Editor’s note: This article by Jim Absher originally appeared on Military.com, a leading source of news for the military and veteran community.
GI Bill users who have seen their classes move from classroom to online-only sessions as a result of the COVID-19 pandemic can expect to keep getting the full Monthly Housing Allowance (MHA) through at least December of 2021 thanks to newly passed legislation.
GI Bill Housing Allowance for Online Learning
Starting in March 2020, many schools curtailed classroom sessions and switched to strictly online courses to prevent the spread of COVID-19.
But students using the Post-9/11 GI Bill faced a problem: the Post-9/11 GI Bill pays students who take online-only courses a lower MHA payment than students who attend class in person. That could have resulted in hundreds of thousands of veterans and their family members seeing a drastic drop in their MHA payments, many seeing a drop of $1,000 or more each month.
[MORE AT MILITARY.COM: Details on the GI Bill Monthly Housing Allowance]
To rectify this, a law was passed back in March which said that all Department of Veterans Affairs education payments for classes that are "converted from being offered on-site to distance learning by reason of an emergency or health-related situation" will continue to be paid as if they were conducted in the classroom.
That meant that most people saw no drop in their MHA or GI Bill payments. But the law was only effective through Dec. 21, 2020.
GI Bill MHA Changes Included in Continuing Resolution
With COVID-19 still in play, many schools are looking at extending online-only learning for at least the foreseeable future. So, Congress added language to HR 8337, the 2021 Continuing Resolution, to continue paying GI Bill recipients through Dec. 21, 2021 the original higher MHA rate to which they would normally be entitled.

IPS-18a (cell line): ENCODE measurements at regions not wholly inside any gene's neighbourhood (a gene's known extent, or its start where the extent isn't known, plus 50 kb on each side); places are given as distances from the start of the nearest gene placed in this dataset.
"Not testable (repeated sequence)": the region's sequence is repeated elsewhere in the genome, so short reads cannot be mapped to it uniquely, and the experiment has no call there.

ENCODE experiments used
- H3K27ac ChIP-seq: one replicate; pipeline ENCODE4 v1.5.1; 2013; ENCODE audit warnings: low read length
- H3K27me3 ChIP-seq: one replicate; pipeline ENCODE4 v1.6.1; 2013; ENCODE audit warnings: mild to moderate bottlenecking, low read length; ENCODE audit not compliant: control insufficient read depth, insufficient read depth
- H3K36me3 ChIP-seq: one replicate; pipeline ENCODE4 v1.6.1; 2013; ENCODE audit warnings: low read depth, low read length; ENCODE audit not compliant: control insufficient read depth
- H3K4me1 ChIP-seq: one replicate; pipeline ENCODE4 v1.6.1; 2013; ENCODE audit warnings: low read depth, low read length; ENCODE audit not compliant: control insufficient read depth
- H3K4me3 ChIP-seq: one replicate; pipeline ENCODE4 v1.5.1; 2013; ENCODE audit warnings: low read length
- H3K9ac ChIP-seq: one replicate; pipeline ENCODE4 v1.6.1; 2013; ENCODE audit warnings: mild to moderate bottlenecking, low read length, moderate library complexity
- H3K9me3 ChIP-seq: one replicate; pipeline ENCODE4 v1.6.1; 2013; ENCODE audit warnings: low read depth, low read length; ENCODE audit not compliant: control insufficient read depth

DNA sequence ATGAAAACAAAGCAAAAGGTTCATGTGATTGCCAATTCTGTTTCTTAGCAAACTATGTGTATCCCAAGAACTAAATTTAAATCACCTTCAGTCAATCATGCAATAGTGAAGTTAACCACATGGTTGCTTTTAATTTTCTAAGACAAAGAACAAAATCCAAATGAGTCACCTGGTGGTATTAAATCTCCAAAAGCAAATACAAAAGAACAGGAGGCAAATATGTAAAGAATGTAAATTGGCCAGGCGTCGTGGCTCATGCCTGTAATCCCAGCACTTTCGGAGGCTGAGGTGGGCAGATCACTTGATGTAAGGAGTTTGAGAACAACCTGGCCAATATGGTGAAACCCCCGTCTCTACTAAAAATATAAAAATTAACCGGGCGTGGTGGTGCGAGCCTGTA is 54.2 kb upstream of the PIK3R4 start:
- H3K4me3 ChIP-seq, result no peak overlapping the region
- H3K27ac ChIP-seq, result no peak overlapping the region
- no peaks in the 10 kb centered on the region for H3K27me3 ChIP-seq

That means that GI Bill students whose classes are already or will be moved to online-only sessions thanks to the pandemic will continue to receive their full MHA through at least December of next year.
[FROM VA.GOV: Frequently Asked Questions on the GI Bill and COVID-19]
Like the original measure, the change only applies to students taking classes that have been (or will be) switched from in-person to online, not to those whose programs were online-only to start with.
GI Bill Time Limits Also Extended
Another provision of the Continuing Resolution helps GI Bill students whose schools closed or stopped instruction as a result of COVID-19.
Some GI Bill programs limit the length of time students have to use their benefits after they leave the service, or are found eligible for the benefit. Normally this period of eligibility is 10 to 15 years from the date they left the service or were found eligible.
[MORE FROM MOAA: Latest Transition and Career News]
The new law says that students who are kept from going to school as a result of COVID-19 will have their GI Bill eligibility extended by the length of time they are prevented from going to school. The time limit for this provision has also been extended through Dec. 21, 2021.
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